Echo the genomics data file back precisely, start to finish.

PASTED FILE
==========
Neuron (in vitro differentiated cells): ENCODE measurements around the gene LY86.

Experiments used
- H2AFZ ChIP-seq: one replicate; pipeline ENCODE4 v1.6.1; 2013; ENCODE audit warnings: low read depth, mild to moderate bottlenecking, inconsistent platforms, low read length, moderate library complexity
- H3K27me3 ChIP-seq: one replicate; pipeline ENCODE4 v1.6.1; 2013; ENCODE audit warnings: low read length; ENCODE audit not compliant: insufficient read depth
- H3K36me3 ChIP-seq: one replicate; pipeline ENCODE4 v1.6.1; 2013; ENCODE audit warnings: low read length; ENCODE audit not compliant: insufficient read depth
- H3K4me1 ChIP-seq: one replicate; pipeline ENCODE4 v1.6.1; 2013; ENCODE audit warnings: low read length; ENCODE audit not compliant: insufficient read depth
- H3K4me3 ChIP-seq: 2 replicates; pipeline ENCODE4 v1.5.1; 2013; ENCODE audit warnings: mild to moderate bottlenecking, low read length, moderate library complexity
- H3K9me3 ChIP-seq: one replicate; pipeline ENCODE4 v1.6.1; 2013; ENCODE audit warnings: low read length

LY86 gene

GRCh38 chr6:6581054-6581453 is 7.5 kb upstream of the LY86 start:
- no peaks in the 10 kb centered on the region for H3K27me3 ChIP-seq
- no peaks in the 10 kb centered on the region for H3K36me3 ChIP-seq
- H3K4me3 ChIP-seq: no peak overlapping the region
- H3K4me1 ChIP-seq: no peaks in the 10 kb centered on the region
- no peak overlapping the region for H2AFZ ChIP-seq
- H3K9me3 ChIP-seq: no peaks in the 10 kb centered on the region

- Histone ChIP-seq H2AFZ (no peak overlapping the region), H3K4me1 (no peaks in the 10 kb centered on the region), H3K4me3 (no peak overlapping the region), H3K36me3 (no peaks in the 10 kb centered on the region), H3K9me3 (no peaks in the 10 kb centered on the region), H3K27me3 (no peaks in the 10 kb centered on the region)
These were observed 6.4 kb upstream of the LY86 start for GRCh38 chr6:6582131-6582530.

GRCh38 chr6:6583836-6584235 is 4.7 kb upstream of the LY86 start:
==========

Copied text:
Neuron (in vitro differentiated cells): ENCODE measurements around the gene LY86.

Experiments used
- H2AFZ ChIP-seq: one replicate; pipeline ENCODE4 v1.6.1; 2013; ENCODE audit warnings: low read depth, mild to moderate bottlenecking, inconsistent platforms, low read length, moderate library complexity
- H3K27me3 ChIP-seq: one replicate; pipeline ENCODE4 v1.6.1; 2013; ENCODE audit warnings: low read length; ENCODE audit not compliant: insufficient read depth
- H3K36me3 ChIP-seq: one replicate; pipeline ENCODE4 v1.6.1; 2013; ENCODE audit warnings: low read length; ENCODE audit not compliant: insufficient read depth
- H3K4me1 ChIP-seq: one replicate; pipeline ENCODE4 v1.6.1; 2013; ENCODE audit warnings: low read length; ENCODE audit not compliant: insufficient read depth
- H3K4me3 ChIP-seq: 2 replicates; pipeline ENCODE4 v1.5.1; 2013; ENCODE audit warnings: mild to moderate bottlenecking, low read length, moderate library complexity
- H3K9me3 ChIP-seq: one replicate; pipeline ENCODE4 v1.6.1; 2013; ENCODE audit warnings: low read length

LY86 gene

GRCh38 chr6:6581054-6581453 is 7.5 kb upstream of the LY86 start:
- no peaks in the 10 kb centered on the region for H3K27me3 ChIP-seq
- no peaks in the 10 kb centered on the region for H3K36me3 ChIP-seq
- H3K4me3 ChIP-seq: no peak overlapping the region
- H3K4me1 ChIP-seq: no peaks in the 10 kb centered on the region
- no peak overlapping the region for H2AFZ ChIP-seq
- H3K9me3 ChIP-seq: no peaks in the 10 kb centered on the region

- Histone ChIP-seq H2AFZ (no peak overlapping the region), H3K4me1 (no peaks in the 10 kb centered on the region), H3K4me3 (no peak overlapping the region), H3K36me3 (no peaks in the 10 kb centered on the region), H3K9me3 (no peaks in the 10 kb centered on the region), H3K27me3 (no peaks in the 10 kb centered on the region)
These were observed 6.4 kb upstream of the LY86 start for GRCh38 chr6:6582131-6582530.

GRCh38 chr6:6583836-6584235 is 4.7 kb upstream of the LY86 start: